Origin of the Maberly Name

Several theories have been advanced for the origin of the Maberly name.

The most romantic theory claims that the family descended from the de Modburlegh family of what is now the village of Mobberly in Cheshire, England. Lack of documentary evidence in the 13th,14th and 15th centuries makes it impossible to confirm or deny this theory although the de Modburlegh family itself never numbered more than a few people.

A second theory suggests the name is derived from Mapperley, the name of a village on the border of Derbyshire and Nottinghamshire. Again there is no documentary evidence to support or deny this view.

A third theory suggests that the name evolved from the name Mable or Mabel by a process of mutation or gradual change. The Oxford Dictionary of Surnames says the surnames Mabb and Mapp (like the first name Mabel) are derived from the middle English and Old French "amabel" which came in turn from the Latin "amabilis" meaning loveable or likeable. Examples of such mutation are not hard to find, especially at the time when the labouring classes were largely illiterate.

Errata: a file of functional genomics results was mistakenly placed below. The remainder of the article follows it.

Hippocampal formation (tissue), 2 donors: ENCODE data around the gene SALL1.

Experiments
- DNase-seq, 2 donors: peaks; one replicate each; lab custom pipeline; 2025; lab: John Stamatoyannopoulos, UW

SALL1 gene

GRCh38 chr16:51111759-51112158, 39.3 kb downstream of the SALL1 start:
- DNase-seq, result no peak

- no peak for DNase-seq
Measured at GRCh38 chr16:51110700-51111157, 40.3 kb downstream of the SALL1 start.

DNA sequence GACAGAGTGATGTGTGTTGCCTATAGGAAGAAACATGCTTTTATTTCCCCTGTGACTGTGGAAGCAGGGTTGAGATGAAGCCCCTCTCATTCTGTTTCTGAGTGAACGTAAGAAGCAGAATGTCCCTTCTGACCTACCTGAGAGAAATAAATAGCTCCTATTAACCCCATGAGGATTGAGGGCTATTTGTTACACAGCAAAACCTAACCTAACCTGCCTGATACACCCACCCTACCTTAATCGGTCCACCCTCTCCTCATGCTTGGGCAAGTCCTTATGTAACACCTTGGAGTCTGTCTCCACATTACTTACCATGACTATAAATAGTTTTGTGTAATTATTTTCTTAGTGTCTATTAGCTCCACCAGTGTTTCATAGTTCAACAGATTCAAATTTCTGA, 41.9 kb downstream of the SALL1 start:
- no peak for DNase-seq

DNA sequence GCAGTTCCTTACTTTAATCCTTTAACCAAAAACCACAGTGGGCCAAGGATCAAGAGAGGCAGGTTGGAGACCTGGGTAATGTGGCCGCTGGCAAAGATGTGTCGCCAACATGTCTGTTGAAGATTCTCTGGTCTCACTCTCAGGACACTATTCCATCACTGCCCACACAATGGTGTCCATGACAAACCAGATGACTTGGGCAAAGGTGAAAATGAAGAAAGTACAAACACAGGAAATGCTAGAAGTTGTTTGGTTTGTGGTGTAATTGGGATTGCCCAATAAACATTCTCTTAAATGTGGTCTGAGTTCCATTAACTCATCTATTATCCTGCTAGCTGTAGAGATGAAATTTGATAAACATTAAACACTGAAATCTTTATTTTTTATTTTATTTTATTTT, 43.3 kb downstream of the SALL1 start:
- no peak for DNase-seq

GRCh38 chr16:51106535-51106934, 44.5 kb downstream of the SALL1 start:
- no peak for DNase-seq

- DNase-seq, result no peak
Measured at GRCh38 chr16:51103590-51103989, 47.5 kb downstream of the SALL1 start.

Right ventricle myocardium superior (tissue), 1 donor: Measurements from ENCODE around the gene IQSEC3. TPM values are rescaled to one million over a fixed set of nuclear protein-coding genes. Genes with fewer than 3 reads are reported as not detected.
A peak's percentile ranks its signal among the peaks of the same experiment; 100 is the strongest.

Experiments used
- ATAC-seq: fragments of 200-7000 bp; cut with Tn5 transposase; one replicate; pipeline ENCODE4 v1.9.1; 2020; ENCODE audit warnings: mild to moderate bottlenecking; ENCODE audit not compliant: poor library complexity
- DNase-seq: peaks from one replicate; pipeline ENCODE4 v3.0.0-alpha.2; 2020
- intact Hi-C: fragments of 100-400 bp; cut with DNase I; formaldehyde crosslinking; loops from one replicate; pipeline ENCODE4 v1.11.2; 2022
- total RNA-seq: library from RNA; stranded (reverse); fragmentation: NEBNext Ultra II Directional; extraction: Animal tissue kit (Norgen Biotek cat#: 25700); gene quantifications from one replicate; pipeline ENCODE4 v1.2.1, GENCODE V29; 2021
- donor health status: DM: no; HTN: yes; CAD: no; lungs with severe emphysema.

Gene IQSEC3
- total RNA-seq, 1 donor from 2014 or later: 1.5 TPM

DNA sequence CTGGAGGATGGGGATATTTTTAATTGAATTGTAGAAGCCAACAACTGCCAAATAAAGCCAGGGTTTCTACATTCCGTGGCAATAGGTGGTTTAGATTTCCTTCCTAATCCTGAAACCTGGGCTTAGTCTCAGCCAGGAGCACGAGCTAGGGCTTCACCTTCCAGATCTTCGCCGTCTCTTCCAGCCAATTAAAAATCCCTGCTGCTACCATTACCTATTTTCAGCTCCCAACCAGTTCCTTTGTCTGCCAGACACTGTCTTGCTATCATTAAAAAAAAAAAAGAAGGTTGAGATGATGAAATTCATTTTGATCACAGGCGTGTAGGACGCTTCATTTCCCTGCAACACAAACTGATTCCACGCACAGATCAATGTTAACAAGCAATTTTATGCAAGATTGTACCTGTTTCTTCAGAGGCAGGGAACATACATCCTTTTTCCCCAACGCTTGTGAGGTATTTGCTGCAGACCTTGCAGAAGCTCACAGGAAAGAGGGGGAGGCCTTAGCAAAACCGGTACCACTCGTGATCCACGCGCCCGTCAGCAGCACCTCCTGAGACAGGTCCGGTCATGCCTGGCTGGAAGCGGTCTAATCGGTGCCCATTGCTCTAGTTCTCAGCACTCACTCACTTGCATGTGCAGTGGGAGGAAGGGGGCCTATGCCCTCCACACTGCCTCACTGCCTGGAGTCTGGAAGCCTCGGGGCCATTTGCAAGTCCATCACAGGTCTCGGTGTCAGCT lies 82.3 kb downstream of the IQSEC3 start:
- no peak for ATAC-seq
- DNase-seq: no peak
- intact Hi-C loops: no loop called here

A fourth theory is that the name was imported from France where the surname is commonly found as Mably or Mabille. The Mably family of Cornwall, for instance, believe themselves to be descended from a single shipwrecked French sailor who married into the local community.

The data collected thus far has confirmed the existence of several apparently independent families characterised by geographic location and the different spelling of the name and with no discernable common source. Within these families some variation of the spelling of the name has occurred and in some cases has been perpetuated by succeeding generations e.g. some Mapleys have evolved from Buckinghamshire Mableys, some Cornish Mablys became Mableys when they moved away from Cornwall and the Kentish Maverleys mutated into Moverleys.

At the beginning of the last century there were in England roughly equal numbers of Maberlys, Maberleys and Mabberleys (approx 70 of each) and roughly equal populations of Mablys and Mableys (100+ of each). There was also a healthy population of Mabels and Mables (approx 100 of each). There were however over 200 Mapleys. Only 25 Mapperleys were counted.

The Moverlys, Moverleys, Moberlys, Moberleys, Mobberlys and Mobberleys (some 600 in all) outnumbered their Maberly equivalents by 3 to 1.